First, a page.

140 i.m.material 無形與有形

2009 (competition 競賽) | Perth, Australia 澳洲珀斯
Team Lee Shu-fan, Ching Wai-keung, Hung Chi-tai
設計 李樹勳, 程偉強, 熊子泰
[i.m.material] [無形與有形]
Perth is deceptively simple. Being the most isolated metropolitan city in the world surrounded by breathtaking wilderness, it is self-sufficient and apparently un-tampered by the hustle bustle of modern day city life, while asserting itself quietly as a key player in the global and Australian economy. This deceivingly simplistic composure is actually a complex mechanism at work, perfectly in sync, drawing local Australians and visitors alike who seek a diverse lifestyle with both practicality and imagination. It embeds the core values of the Australians at large as open and customary, adventurous yet sophisticated, and simple while layered. This is Perth, the Australian values at its best. And it requires multiple readings.
The proposed artwork appears to be two simple white volumes each measuring 9x9x9 metres, flanking the axial entry to Forrest Place. The volumes sit quietly without proclaiming to be the sole focal point, while their sheer sizes acquire a presence not to be missed. While examined from closer range and within, the readings of the simple volumes dramatically change and surprise. On the east side sits the ‘Pavilion of Immateriality’, a deliberately functionless ‘void’ wrapped in darkened mirror stainless steel on the whole interior. Openings to the outside maintain the views of ‘reality’ while reflections on the inside overlapped and provide a sense of absence, allowing the visitors to wonder whether the pavilion has disappeared once you stepped in. It is a place of imagination, meditation, and playfulness.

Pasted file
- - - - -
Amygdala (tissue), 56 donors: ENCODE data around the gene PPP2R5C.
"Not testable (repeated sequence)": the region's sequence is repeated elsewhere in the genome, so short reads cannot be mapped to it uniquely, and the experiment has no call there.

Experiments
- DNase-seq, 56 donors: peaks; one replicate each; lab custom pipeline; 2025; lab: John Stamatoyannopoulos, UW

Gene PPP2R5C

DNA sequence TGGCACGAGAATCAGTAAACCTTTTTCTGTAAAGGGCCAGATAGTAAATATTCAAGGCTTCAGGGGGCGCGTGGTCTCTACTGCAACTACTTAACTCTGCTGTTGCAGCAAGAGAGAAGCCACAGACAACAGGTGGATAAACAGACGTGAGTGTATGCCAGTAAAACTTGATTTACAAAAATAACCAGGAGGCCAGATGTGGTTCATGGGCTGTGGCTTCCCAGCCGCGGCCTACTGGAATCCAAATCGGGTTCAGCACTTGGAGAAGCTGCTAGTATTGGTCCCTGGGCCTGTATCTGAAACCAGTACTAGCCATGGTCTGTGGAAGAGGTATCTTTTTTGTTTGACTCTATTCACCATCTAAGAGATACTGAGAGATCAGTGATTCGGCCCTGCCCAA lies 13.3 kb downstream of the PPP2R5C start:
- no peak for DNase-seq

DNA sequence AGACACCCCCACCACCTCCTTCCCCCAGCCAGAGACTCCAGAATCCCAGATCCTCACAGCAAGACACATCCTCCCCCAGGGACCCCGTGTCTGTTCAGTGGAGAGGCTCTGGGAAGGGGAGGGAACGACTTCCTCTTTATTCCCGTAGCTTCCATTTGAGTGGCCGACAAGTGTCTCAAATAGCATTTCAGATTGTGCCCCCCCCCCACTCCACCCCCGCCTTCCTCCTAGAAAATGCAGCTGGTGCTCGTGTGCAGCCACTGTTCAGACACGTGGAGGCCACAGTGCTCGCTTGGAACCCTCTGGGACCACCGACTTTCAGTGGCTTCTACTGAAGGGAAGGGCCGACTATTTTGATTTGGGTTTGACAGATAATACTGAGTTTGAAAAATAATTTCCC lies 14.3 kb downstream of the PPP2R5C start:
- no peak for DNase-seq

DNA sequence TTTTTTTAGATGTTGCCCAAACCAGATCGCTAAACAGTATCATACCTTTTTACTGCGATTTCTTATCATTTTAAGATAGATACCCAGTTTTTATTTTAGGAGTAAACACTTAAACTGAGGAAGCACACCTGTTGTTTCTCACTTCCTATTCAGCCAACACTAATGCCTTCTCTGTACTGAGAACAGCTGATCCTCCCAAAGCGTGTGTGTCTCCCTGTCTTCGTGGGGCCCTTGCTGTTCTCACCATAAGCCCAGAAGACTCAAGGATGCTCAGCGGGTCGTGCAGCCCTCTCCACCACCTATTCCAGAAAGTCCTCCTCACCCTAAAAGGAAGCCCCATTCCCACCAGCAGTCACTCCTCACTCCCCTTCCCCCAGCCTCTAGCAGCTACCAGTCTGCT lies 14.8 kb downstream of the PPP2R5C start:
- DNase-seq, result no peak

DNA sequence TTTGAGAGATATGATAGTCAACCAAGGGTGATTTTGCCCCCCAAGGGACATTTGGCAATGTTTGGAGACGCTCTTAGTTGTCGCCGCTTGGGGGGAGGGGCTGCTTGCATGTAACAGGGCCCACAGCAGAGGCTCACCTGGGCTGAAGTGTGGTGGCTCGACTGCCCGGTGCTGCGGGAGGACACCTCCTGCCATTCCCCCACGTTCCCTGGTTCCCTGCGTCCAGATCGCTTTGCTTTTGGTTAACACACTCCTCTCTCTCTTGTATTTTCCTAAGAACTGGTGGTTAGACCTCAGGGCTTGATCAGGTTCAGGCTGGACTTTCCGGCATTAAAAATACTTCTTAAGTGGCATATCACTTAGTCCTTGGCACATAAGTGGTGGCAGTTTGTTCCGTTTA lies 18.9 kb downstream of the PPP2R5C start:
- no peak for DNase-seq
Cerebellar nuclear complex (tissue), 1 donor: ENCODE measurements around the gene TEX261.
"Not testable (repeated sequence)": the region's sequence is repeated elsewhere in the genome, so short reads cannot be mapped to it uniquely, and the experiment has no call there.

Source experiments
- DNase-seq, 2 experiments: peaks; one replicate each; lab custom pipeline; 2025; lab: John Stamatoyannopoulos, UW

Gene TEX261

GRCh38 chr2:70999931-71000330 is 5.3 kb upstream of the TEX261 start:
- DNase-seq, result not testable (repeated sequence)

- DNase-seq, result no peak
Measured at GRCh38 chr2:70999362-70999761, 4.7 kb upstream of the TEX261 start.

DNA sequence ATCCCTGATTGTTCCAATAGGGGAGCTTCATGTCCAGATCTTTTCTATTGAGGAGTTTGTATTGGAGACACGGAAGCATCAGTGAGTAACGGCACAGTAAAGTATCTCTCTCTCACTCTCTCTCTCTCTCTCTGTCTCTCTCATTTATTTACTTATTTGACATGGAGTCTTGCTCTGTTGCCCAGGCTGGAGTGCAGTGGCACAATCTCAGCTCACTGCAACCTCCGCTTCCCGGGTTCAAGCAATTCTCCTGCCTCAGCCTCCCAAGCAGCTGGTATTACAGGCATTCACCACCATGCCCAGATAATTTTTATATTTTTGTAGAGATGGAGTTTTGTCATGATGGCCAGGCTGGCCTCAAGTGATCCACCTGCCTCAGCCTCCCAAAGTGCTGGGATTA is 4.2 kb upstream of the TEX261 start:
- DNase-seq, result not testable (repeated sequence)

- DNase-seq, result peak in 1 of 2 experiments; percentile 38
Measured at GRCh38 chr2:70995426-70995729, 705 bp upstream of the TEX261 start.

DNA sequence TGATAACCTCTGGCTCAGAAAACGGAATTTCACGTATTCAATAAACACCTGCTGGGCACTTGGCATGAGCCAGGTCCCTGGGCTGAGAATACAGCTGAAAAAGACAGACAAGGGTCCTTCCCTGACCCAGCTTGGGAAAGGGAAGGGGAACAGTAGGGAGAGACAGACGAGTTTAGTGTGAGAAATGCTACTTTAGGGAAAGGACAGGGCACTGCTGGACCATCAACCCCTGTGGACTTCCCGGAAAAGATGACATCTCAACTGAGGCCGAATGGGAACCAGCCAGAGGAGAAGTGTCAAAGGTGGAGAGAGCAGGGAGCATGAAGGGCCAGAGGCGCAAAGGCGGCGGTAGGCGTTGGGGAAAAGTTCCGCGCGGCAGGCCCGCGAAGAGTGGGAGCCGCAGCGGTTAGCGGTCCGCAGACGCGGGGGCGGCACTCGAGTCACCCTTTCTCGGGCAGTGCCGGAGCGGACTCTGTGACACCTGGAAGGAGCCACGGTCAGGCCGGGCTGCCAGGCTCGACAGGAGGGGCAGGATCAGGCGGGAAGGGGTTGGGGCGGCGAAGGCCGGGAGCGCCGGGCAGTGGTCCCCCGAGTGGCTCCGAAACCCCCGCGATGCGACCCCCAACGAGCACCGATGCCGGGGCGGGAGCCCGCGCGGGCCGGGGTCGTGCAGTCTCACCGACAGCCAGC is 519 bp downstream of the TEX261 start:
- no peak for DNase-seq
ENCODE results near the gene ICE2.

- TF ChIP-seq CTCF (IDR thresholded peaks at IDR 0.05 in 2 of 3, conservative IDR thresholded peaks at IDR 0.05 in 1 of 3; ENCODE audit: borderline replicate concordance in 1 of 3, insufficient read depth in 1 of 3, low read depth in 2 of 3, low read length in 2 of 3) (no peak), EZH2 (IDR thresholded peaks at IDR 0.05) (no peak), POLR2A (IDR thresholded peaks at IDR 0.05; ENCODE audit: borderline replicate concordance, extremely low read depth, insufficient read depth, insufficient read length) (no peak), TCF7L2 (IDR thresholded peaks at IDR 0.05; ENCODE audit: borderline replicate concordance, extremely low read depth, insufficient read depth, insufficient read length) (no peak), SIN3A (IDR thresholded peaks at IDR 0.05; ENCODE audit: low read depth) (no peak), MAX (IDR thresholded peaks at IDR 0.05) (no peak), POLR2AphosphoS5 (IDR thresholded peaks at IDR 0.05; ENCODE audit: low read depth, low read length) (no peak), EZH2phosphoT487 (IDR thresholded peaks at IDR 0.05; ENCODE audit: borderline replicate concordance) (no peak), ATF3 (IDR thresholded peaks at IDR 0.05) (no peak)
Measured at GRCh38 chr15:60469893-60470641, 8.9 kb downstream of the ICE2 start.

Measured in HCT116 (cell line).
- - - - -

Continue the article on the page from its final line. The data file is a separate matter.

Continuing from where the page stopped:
On the west side locates the ‘Pavilion of Solidity’. In stark contrast to its counterpart, this interior is covered with tactile materials of which you can feel the roughness and warmth, while skylights provide the constantly changing sun rays into the space. It is a space rooted into the ground, a predictable public room that asserts confidence, comfort, and practicality. Its location also prompts it to double as a promotional gallery for Perth, with projections, displays, benches, and WIFI. Its reach extends to the proposed Perth Visitor’s Centre on its west.
Contextually, the two pavilions frame the train station and the skyscraper at both ends of the Forrest Place. The visual axis is maintained while the front facade of the train station is accentuated by the pavilions to be the ‘postcard view’ of Perth and the backdrop of the proposed performance stage. The pavilions do not fight for positions, they merely participate and contribute to the wholeness of Forrest Place.
axonometric showing the pavilions flanking the entry to Forrest Place
day view of the Pavilion of Immateriality
night view of the Pavilion of Immateriality
Pavilion of Solidity-north south section
Pavilion of Solidity-east west section
view from Wellington street